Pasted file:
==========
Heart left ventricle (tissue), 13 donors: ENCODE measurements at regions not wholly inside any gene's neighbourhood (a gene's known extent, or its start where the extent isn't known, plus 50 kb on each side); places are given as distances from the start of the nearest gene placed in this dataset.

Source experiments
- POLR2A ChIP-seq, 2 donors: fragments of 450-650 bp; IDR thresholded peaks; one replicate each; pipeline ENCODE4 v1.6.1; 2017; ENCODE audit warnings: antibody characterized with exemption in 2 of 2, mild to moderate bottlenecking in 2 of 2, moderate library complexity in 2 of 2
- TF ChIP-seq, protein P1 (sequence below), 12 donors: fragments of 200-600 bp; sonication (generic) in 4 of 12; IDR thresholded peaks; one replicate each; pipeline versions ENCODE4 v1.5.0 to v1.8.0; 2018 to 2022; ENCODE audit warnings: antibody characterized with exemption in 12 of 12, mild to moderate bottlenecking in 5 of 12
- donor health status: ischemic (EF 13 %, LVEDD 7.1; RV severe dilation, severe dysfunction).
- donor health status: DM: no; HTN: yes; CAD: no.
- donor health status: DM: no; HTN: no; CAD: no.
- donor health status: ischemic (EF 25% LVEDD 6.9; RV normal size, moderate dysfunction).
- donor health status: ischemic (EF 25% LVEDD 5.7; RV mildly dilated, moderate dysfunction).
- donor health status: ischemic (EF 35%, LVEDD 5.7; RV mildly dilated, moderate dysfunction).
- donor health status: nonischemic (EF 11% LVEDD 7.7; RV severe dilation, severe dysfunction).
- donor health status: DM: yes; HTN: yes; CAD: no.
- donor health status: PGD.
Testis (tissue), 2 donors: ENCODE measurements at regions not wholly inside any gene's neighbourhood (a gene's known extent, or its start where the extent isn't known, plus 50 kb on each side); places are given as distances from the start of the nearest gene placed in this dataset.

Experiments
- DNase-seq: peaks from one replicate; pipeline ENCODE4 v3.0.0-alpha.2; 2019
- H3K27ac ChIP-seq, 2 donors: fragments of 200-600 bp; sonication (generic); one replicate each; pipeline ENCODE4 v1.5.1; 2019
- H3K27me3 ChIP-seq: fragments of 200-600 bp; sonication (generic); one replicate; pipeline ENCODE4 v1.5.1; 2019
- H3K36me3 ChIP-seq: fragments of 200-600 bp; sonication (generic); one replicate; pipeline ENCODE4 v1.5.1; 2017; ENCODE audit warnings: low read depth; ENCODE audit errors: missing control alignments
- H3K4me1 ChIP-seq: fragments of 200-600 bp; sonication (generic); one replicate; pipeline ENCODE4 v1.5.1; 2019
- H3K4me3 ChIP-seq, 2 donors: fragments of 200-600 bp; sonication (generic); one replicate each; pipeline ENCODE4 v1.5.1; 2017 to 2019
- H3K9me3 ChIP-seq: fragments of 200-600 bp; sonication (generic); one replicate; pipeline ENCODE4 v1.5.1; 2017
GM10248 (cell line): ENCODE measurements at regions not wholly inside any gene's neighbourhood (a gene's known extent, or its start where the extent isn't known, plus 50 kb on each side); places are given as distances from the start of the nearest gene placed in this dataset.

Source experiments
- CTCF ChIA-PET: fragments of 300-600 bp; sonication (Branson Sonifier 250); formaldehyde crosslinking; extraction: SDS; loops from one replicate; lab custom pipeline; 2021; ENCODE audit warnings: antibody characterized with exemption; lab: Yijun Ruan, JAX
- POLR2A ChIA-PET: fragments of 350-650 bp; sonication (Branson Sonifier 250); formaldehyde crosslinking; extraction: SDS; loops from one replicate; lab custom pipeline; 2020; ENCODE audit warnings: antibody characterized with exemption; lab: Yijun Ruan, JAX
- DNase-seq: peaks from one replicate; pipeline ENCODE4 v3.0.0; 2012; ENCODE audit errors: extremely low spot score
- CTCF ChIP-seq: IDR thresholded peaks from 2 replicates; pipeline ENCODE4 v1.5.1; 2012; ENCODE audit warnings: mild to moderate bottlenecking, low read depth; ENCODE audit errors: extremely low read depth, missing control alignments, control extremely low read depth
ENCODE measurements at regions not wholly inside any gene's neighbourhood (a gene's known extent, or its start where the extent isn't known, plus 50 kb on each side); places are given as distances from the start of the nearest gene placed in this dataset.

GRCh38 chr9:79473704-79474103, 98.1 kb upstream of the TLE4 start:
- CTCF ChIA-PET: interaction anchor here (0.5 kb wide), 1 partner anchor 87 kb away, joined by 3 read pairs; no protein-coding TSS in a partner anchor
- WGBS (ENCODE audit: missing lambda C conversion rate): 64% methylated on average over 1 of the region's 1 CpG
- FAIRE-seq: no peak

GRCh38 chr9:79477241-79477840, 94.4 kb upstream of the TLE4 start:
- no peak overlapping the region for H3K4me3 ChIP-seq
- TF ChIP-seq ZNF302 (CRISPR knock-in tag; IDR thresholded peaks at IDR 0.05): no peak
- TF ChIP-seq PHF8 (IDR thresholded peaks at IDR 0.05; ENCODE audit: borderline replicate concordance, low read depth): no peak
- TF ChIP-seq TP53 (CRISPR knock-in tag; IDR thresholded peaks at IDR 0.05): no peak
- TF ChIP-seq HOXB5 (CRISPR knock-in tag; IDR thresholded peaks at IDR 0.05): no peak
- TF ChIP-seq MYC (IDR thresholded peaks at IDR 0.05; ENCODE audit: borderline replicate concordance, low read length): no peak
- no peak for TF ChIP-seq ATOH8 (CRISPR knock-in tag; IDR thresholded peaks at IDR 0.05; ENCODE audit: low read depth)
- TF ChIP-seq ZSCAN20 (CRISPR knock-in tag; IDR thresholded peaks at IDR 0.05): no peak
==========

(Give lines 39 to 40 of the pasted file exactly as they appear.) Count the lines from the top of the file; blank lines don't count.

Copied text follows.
- TF ChIP-seq HOXB5 (CRISPR knock-in tag; IDR thresholded peaks at IDR 0.05): no peak
- TF ChIP-seq MYC (IDR thresholded peaks at IDR 0.05; ENCODE audit: borderline replicate concordance, low read length): no peak